The new CBA is terrible

With details about the new collective bargaining coming out now (just ahead of the National League MVP announcement, by the way, because that’s just how Bud Selig rolls), I’ll be spending the holiday boning up on the changes and, come Monday, you can expect a lot of posts about how the new agreement will affect baseball and the Yankees in general, but for today, the short version is: it sucks. Let’s count the ways:

  • The biggest changes are to the treatment of amateur players, and the top line analysis here is that I felt like vomiting as these details were released. They’re that bad.
  • For all the union’s talk about viewing hard-slotting as a salary cap, they basically just agreed to hard slotting. The so-called tax on over-slot spending appears, at first glance, to be so punitive and kicks in at such a low level that, for all intents and purposes, teams are almost never going to go over slot.
  • Spending on international free agents will be capped at $2.9 million, which is an absurdly low amount.
  • Draft picks will only be allowed to sign minor league deals, and teams will apparently be prohibited from signing them to MLB deals. On the plus side, this is an area where I think draft eligible prospects might actually have grounds to sue MLB, but even then I don’t think it will have much of an affect.
  • In a paean to small markets, the ten lowest revenue teams will get extra draft picks each year. Well, six of them will, and they’ll be selected by a lottery. No really, I’m not making this up, this is the boondoggle Bud Selig has turned the draft into.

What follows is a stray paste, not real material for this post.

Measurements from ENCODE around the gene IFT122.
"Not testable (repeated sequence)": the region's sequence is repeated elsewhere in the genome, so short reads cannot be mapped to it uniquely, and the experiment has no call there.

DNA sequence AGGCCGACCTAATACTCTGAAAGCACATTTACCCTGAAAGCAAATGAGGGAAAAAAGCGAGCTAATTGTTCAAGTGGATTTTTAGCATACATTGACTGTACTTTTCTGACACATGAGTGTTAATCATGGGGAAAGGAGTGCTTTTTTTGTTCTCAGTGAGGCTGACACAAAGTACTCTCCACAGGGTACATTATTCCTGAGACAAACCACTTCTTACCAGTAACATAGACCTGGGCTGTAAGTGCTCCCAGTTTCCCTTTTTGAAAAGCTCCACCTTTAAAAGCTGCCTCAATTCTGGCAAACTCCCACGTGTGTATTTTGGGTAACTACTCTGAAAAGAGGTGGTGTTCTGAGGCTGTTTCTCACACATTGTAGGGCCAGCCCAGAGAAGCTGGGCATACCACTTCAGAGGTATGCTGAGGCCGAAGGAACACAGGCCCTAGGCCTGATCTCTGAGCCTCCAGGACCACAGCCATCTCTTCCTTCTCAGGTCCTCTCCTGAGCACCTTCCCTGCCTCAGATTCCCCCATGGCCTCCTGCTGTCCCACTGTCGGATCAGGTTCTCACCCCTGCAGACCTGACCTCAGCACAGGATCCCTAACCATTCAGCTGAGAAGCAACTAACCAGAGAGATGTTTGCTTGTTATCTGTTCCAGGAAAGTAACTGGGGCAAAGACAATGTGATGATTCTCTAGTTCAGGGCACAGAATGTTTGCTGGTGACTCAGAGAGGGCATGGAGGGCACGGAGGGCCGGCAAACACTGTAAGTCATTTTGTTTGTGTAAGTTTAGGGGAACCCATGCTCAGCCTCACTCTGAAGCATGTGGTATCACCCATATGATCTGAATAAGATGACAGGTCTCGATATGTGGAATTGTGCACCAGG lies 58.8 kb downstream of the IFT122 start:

There’s some other details, but these are the big ones that stuck out to me. Suffice it to say, this is a truly terrible deal, basically the worst case scenario and then some. It’s a horrible deal for amateur players, and will certainly push a large amount of them to college, and a fairly substantial number of young athletes to other sports altogether. In Latin America, the incentive for MLB teams to invest in developing new talent is gone, and you can expect a noticeable drop off in the talent level coming from that avenue, probably pretty soon.

The MLBPA has sold out amateurs, full stop. The assumption, of course, is that they’ll be able to claw a lot of that bonus money back in the form of increased major league salaries, but they’re in for a rude awakening. Once you get past the money paid out to the biggest prospects, the total amount of draft spending just isn’t very high, and absent a hard salary floor that money simply isn’t going to flow back into major league salaries. Even if a handful of teams do reallocate the money in that direction, most owners will simply pocket the money rather than give it to a utility player or middle reliever.

On a micro level, this deal is a huge win for the Yankees. The new rules will put a premium on being able to acquire quality major league talent, and no one can do that like the Yankees. Amateur spending is an area where smaller market teams can outspend the big boys while, in nominal dollars, still not spending very much, and that lone advantage is gone now. The Rays seem to be particularly screwed, as I just can’t see how they’re going to continue to acquire talent, short of a massive increase in ticket sales in the near term.

As I said, I’ll have much more after the holiday weekend, but for now you’ll have to excuse me. Bud Selig just said “competitive balance” again, and that is officially my stomach’s breaking point. Continue reading The new CBA is terrible

How bad are bunts?

Over at RAB, Moshe Mandel has a post this morning purporting to show that Joe Girardi doesn’t really bunt too much or, at least, that the bunts don’t have that large of an impact. It’s a provocative premise, and Moshe certainly put a lot of research into the post, but ultimately I’m not sure we wind up anywhere other than where we were before.